27. Neven Says:

    Tone it down please, this is getting tedious.

    I apologize, Bart. One of my resolutions was not to write when I’m chagrijnig, but there you go.

    ps If it wouldn’t be too much to ask: could you forward my e-mail address to JvdLaan?

  28. Jeff Id Says:

    Tom,

    I’m not against reasonable regulation, I’m just naturally skeptical of a government proclaiming its own benefit.

  29. Tom Fuller Says:

    Well, I think you’re right to be skeptical about that, but there are positive cases that exist.

  30. Bart Says:

    I agree with Tom here, but Jeff probably also has point that such cost-benefit analyses are ultra-sensitive to the assumptions that go in it, and as a result shouldn’t be talken all too seriously. I’m not saying though that it makes them bull, as Jeff seems to suggest, and I don’t share his deep distrust (at times bordering on paranoia) for anything government related.

  31. Marco Says:

    Errr…Bart, Jeff Id does not “seem to suggest” anything, he clearly says it IS bull. No need to provide evidence or argumentation, of course!

    I’m not sure what he intends with linking the egg recall to the report: if he intends to indicate that DESPITE the new rules there still was an outbreak of salmonella enteritidis, fair enough. If he thinks the new rule resulted in the egg recall…think again.

  32. Jeff Id Says:

    Most I deal with on a daily basis respect my opinions slightly more than assumption of paranoia. I can rationalize my points and admit my error. Unfortunately, in this case it appears that I may be right again.

    I challenge anyone to justify any of the single positively beneficial numbers in the entire program. Find just one item in the report above with a dollar benefit, look at the + vs – and tell me how it is accurate in detail.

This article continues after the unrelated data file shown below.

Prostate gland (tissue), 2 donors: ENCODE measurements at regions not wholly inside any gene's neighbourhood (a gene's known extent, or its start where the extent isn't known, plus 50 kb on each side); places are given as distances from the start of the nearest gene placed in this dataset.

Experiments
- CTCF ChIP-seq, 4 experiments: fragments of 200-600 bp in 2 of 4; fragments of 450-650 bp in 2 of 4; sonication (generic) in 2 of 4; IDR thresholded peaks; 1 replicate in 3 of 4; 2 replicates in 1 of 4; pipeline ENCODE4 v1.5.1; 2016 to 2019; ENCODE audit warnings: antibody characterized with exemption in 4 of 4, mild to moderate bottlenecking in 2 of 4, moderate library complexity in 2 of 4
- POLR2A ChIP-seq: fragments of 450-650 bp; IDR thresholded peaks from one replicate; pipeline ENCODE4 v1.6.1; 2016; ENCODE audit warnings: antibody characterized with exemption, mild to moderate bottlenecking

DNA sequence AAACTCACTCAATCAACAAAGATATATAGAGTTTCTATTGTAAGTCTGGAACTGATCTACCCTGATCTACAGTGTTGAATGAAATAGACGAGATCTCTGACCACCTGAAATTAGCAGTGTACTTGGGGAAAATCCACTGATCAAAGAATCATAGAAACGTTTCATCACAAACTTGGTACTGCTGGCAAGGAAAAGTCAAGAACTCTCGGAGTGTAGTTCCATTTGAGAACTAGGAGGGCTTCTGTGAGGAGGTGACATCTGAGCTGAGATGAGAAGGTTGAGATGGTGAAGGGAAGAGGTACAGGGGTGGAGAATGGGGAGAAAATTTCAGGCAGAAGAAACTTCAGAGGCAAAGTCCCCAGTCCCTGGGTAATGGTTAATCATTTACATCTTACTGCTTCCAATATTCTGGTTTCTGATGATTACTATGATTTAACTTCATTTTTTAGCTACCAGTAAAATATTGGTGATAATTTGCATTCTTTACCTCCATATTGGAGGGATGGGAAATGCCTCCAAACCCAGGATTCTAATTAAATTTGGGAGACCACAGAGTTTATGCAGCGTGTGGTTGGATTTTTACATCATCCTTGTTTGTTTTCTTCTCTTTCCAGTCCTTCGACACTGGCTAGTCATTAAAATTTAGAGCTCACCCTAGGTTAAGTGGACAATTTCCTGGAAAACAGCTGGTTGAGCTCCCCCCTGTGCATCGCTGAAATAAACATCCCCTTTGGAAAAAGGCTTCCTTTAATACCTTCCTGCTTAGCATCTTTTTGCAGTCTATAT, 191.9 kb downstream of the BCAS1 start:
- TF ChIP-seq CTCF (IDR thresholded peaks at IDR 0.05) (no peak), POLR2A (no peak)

Someone may find one but I bet nobody puts the effort in. That would be telling/depressing wouldn’t it! Read the words, report the results. Does any citizen of the world care enough to try?

  33. Marco Says:

    Jeff, why don’t you ask the EPA to provide you with a sample calculation?

    But do start with reading the guidelines:
    http://yosemite.epa.gov/ee/epa/eed.nsf/pages/Guidelines.html

    Of course, you will probably complain they estimate certain benefits at a too high monetary value. That’s where discussions on “accurate” become discussions on “values”, and not those of the arithmetic kind. For example, the EPA currently puts the Value of Statistical Life (VSL) at 6 million dollars. That’s based, in part, on how much people would be willing to pay to save their own life. Note that this is a drop of 2 million dollars compated to 2000…

  34. Jeff Id Says:

    Marco,

    I wasn’t looking to refute claims about the hypothetical single defensible benefit number. There are too many numbers for a single one to make a difference in the study. I was making the point that nobody ever checks and if they do, nobody is there to listen to a critique. What does an indefensible study mean when nobody is there to read or critique it. It is kind of sad really as this looks like an area where the government could be cut back – eliminate fake studies.

    Of course the government uses this sort of thing as a commercial for their own success — see how good we are with your money!! We’re wonderful, give us more so we can get bigger!

    On an off topic but related note, my company put out an add for a job in assembly which started at 8.50/hr plus free benefits and received more than 100 applicants in the first two days. We give them a fourth grade math test. While they are 98% HS graduates, most cannot subtract, some cannot add. They have no ability to grasp a study like this and worse, wouldn’t have a clue that it may be flawed.

  35. Marco Says:

    “May be flawed” is considerably different than “bull”, Jeff.

    I would hope a HS graduate does know that a libertarian loudly proclaiming a study is fake, without providing any evidence it is, may well be due to his ideological bias, rather than the study really being fake.

  36. Jeff Id Says:

    Marco,

    I pointed to three examples of bull. As my previous statement made clear, the study cannot be reversed by a few items. Also, you should be aware that the may be flawed quote addressed specifically “a study like this” which may be flawed and not specifically this study.

    The gotcha stuff is tiring.

  37. Marco Says:

    Then stop playing the “gotcha” game, Jeff. This is what you were trying with dismissing my criticism as not aimed appropriately. We still have your suggestion, and few people will disagree, that you called this a fake study:
    “What does an indefensible study mean when nobody is there to read or critique it. It is kind of sad really as this looks like an area where the government could be cut back – eliminate fake studies.”

  38. Jeff Id Says:

    Can you defend one point of the study? Any single point with reasonable financial numbers? Can anyone?

  39. Jeff Id Says:

    A study is also indefensible if the facts for the defense are not available.